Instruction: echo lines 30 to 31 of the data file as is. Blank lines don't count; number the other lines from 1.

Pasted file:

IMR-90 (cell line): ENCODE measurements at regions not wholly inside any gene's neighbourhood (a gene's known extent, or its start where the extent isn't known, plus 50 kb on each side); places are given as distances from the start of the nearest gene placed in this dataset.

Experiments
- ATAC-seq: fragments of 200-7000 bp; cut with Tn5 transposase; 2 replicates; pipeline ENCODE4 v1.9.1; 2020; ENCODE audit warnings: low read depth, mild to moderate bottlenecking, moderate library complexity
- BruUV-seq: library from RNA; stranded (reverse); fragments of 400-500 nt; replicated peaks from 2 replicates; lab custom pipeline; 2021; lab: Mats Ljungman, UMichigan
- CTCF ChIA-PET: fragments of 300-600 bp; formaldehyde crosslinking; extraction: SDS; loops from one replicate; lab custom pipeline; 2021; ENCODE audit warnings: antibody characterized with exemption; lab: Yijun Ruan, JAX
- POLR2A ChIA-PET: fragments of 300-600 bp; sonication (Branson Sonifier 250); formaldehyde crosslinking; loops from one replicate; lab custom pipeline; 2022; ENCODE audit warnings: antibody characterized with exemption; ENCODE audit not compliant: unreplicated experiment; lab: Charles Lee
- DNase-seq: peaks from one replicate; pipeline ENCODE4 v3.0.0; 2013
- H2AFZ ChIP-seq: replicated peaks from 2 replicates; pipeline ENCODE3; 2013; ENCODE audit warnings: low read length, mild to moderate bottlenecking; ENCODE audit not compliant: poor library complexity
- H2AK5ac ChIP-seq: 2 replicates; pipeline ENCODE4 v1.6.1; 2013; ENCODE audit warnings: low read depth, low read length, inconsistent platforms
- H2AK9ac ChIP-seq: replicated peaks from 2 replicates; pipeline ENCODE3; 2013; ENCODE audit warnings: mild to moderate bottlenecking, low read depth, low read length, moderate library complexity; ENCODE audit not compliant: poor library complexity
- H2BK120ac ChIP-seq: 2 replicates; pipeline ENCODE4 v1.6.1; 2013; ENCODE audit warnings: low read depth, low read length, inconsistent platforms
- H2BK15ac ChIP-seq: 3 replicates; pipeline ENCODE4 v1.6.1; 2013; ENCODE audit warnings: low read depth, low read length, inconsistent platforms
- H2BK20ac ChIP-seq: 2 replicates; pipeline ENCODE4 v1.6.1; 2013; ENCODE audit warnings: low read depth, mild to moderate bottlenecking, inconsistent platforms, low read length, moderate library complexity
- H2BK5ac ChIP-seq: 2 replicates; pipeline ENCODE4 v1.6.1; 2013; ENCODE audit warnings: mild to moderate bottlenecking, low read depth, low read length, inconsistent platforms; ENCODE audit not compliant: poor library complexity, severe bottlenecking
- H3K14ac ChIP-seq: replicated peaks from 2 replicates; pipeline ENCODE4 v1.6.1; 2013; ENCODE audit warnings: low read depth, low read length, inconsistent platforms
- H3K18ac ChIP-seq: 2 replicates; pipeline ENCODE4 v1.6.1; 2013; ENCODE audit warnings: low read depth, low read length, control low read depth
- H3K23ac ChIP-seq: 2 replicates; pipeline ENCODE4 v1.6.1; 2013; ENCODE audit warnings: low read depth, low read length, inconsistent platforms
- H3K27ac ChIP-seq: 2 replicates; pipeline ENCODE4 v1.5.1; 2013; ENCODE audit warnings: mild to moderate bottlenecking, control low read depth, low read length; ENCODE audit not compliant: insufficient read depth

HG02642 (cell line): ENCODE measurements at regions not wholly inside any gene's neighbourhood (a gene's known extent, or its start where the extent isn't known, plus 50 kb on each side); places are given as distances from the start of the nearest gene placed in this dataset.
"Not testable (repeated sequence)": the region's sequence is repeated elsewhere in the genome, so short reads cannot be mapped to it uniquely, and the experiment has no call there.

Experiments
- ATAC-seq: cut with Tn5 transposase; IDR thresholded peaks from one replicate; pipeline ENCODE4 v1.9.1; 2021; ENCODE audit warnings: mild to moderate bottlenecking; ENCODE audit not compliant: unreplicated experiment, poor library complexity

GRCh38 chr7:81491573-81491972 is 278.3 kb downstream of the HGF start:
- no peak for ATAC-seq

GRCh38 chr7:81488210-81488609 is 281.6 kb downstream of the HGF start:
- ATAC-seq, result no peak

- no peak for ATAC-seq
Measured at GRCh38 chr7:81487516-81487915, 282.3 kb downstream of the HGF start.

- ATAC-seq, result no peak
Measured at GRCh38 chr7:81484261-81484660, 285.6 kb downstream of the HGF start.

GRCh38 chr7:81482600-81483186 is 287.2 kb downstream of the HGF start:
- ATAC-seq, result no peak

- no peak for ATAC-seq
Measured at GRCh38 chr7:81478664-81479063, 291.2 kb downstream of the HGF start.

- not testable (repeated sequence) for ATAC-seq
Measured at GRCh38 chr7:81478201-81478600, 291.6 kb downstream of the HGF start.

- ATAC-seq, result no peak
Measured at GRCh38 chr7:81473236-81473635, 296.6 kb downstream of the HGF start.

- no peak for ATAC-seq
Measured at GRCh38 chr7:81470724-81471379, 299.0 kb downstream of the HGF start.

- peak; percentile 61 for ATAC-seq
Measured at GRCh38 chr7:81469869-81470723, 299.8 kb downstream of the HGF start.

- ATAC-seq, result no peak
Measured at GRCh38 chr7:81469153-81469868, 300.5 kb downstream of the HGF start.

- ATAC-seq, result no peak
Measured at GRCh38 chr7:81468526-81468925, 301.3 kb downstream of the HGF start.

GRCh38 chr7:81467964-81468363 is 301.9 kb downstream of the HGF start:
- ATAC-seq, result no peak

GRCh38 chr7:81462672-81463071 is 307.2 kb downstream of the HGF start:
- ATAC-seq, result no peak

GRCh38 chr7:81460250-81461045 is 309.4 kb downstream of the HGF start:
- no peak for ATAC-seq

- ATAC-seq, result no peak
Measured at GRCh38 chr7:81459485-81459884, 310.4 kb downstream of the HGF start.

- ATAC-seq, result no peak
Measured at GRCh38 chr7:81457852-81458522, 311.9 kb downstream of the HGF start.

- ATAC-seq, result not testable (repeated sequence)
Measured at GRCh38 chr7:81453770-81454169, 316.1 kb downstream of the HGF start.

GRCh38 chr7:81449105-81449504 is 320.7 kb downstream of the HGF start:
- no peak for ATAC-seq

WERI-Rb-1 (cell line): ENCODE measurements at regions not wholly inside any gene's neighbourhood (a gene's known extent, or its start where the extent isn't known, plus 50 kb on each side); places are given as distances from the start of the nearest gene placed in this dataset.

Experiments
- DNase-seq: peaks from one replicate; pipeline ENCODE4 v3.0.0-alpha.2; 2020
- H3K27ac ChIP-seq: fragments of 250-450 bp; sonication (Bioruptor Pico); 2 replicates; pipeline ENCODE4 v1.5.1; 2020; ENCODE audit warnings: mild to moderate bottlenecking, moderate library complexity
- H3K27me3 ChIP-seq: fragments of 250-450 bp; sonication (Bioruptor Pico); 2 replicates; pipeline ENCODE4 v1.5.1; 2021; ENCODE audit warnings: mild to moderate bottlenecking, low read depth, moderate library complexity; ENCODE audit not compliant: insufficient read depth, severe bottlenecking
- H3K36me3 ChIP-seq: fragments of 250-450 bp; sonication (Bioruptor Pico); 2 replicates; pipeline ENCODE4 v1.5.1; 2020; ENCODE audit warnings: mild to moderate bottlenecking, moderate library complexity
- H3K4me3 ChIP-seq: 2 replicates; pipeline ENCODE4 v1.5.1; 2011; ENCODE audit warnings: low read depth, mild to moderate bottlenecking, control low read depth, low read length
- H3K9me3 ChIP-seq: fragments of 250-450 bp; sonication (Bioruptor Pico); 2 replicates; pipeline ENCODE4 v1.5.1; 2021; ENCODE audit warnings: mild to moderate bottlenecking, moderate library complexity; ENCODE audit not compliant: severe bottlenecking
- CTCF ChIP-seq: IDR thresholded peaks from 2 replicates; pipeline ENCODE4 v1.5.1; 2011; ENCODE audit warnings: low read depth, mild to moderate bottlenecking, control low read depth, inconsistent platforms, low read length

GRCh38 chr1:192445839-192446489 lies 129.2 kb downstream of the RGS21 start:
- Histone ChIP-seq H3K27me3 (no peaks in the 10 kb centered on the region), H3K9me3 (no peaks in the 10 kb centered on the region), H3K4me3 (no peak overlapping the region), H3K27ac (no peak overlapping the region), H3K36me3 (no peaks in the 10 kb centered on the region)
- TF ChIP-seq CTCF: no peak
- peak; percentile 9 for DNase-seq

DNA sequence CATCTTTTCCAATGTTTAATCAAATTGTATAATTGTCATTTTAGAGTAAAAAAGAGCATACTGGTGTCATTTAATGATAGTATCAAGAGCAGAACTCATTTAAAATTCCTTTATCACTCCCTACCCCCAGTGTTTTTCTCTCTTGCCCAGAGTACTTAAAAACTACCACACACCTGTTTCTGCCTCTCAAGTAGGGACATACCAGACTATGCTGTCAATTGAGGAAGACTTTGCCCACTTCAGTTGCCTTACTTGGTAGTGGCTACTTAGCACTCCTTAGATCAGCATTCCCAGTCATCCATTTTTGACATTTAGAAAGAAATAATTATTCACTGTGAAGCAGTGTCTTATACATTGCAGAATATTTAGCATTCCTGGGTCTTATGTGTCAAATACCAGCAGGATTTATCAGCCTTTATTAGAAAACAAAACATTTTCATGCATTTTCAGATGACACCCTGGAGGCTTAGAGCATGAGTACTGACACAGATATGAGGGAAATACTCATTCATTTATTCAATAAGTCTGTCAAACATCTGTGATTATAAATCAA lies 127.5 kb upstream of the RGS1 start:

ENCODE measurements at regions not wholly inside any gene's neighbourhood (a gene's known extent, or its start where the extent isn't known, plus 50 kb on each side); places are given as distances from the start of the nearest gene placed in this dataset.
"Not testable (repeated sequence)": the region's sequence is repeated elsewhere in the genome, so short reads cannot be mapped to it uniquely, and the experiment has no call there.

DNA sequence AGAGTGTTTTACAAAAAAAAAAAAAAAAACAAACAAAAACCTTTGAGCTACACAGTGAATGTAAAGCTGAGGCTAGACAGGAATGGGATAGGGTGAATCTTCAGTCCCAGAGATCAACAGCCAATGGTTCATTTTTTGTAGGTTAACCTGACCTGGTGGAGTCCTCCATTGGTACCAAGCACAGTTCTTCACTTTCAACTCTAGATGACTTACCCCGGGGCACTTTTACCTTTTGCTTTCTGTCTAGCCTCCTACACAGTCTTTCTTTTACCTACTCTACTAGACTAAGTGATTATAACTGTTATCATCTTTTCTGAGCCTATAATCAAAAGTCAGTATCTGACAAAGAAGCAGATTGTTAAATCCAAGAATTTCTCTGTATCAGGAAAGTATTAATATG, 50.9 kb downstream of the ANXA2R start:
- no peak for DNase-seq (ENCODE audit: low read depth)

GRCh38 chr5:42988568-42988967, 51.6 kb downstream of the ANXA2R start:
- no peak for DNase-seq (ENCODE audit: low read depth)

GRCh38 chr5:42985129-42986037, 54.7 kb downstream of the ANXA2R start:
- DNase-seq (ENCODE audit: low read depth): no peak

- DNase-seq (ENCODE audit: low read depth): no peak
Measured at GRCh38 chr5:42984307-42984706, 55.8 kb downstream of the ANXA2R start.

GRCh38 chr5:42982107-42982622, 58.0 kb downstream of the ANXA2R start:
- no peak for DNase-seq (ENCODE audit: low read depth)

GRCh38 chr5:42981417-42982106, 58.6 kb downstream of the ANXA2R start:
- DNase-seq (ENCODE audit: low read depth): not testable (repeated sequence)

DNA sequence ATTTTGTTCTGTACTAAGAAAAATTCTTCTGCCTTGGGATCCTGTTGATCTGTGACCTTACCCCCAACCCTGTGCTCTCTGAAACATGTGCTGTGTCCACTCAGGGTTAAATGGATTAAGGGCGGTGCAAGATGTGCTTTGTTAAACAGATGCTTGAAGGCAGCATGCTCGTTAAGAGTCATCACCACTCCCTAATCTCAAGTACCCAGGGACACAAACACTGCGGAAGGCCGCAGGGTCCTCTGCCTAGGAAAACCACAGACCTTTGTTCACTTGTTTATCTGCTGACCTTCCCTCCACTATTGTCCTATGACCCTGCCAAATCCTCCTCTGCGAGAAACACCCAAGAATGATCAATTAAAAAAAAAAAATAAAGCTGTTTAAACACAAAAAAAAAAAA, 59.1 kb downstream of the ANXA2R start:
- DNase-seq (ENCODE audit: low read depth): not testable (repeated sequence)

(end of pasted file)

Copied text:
Measured at GRCh38 chr7:81484261-81484660, 285.6 kb downstream of the HGF start.

GRCh38 chr7:81482600-81483186 is 287.2 kb downstream of the HGF start: